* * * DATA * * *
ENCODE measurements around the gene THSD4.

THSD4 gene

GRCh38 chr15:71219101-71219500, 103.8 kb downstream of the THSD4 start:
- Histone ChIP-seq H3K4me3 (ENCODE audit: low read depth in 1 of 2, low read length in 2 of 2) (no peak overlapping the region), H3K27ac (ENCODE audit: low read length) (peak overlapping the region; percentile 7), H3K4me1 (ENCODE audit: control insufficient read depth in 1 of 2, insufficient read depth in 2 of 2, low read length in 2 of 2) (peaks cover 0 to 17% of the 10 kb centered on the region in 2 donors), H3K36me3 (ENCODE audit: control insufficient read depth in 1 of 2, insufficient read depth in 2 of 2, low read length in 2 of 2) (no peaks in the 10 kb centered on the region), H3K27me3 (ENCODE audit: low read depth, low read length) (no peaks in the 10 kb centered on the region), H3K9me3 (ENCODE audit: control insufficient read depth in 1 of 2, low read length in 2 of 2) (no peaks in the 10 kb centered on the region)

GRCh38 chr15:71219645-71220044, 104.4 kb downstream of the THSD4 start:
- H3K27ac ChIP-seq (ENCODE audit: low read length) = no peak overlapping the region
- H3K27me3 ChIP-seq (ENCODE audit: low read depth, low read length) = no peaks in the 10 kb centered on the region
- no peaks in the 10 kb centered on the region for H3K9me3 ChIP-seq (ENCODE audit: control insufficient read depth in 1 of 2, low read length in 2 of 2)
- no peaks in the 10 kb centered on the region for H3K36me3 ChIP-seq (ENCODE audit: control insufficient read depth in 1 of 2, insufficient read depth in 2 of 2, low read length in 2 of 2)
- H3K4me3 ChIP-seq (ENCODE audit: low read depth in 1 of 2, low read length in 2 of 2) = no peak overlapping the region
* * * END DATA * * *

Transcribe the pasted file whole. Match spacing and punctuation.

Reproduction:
ENCODE measurements around the gene THSD4.

THSD4 gene

GRCh38 chr15:71219101-71219500, 103.8 kb downstream of the THSD4 start:
- Histone ChIP-seq H3K4me3 (ENCODE audit: low read depth in 1 of 2, low read length in 2 of 2) (no peak overlapping the region), H3K27ac (ENCODE audit: low read length) (peak overlapping the region; percentile 7), H3K4me1 (ENCODE audit: control insufficient read depth in 1 of 2, insufficient read depth in 2 of 2, low read length in 2 of 2) (peaks cover 0 to 17% of the 10 kb centered on the region in 2 donors), H3K36me3 (ENCODE audit: control insufficient read depth in 1 of 2, insufficient read depth in 2 of 2, low read length in 2 of 2) (no peaks in the 10 kb centered on the region), H3K27me3 (ENCODE audit: low read depth, low read length) (no peaks in the 10 kb centered on the region), H3K9me3 (ENCODE audit: control insufficient read depth in 1 of 2, low read length in 2 of 2) (no peaks in the 10 kb centered on the region)

GRCh38 chr15:71219645-71220044, 104.4 kb downstream of the THSD4 start:
- H3K27ac ChIP-seq (ENCODE audit: low read length) = no peak overlapping the region
- H3K27me3 ChIP-seq (ENCODE audit: low read depth, low read length) = no peaks in the 10 kb centered on the region
- no peaks in the 10 kb centered on the region for H3K9me3 ChIP-seq (ENCODE audit: control insufficient read depth in 1 of 2, low read length in 2 of 2)
- no peaks in the 10 kb centered on the region for H3K36me3 ChIP-seq (ENCODE audit: control insufficient read depth in 1 of 2, insufficient read depth in 2 of 2, low read length in 2 of 2)
- H3K4me3 ChIP-seq (ENCODE audit: low read depth in 1 of 2, low read length in 2 of 2) = no peak overlapping the region